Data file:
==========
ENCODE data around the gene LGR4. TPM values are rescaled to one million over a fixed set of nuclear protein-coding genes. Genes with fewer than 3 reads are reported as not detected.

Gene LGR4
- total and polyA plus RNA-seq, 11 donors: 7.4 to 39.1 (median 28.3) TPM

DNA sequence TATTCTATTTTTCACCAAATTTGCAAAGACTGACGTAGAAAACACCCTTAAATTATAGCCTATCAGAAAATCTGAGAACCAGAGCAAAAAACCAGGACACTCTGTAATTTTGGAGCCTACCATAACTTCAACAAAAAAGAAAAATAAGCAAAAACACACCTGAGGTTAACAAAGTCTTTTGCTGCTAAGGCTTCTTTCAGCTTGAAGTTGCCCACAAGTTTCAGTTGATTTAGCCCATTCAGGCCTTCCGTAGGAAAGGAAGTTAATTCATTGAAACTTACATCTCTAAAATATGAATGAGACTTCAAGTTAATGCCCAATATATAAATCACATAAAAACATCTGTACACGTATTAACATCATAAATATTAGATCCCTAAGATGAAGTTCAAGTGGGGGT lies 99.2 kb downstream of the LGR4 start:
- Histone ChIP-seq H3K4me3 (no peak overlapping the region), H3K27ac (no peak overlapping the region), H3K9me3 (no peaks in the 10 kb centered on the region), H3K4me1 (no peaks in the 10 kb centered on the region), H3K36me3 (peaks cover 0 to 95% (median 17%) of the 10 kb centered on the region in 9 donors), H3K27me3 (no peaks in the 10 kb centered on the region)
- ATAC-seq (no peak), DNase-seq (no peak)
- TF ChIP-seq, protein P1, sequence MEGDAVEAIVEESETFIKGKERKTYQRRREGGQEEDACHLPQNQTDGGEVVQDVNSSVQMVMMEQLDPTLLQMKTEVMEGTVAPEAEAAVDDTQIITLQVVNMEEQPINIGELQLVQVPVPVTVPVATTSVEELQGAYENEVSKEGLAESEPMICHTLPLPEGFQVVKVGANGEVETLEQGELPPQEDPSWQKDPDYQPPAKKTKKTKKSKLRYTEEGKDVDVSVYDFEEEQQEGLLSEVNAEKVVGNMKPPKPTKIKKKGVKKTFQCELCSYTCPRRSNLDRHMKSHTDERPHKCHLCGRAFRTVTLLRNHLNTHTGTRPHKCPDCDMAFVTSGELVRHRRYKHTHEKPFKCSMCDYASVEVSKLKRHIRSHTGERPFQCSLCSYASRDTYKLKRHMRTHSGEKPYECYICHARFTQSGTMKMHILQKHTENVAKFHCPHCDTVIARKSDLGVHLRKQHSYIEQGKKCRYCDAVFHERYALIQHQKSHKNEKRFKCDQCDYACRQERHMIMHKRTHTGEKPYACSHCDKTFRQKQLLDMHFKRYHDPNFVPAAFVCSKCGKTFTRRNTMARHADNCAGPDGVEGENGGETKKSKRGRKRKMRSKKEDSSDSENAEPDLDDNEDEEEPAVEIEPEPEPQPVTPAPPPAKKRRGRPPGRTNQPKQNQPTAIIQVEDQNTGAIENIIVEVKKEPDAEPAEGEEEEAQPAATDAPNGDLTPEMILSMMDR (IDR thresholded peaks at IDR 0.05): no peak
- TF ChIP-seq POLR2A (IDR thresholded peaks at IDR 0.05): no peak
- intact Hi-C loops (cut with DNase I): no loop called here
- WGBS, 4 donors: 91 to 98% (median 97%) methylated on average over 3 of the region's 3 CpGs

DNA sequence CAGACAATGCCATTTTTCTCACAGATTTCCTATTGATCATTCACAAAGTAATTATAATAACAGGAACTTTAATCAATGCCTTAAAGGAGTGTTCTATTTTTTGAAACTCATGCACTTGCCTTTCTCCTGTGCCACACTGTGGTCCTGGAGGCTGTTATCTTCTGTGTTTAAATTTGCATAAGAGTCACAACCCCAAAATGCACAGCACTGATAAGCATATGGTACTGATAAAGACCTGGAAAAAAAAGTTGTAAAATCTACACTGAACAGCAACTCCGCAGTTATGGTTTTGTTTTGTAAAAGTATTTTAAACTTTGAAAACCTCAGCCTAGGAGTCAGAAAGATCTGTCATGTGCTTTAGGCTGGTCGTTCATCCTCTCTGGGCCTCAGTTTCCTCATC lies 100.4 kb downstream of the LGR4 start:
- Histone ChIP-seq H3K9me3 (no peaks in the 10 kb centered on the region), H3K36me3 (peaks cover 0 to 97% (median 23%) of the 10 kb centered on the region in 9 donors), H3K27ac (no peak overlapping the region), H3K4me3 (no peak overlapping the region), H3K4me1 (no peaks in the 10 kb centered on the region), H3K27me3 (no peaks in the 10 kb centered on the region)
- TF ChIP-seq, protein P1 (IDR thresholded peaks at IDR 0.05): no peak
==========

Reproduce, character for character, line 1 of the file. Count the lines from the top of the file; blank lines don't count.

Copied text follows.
ENCODE data around the gene LGR4. TPM values are rescaled to one million over a fixed set of nuclear protein-coding genes. Genes with fewer than 3 reads are reported as not detected.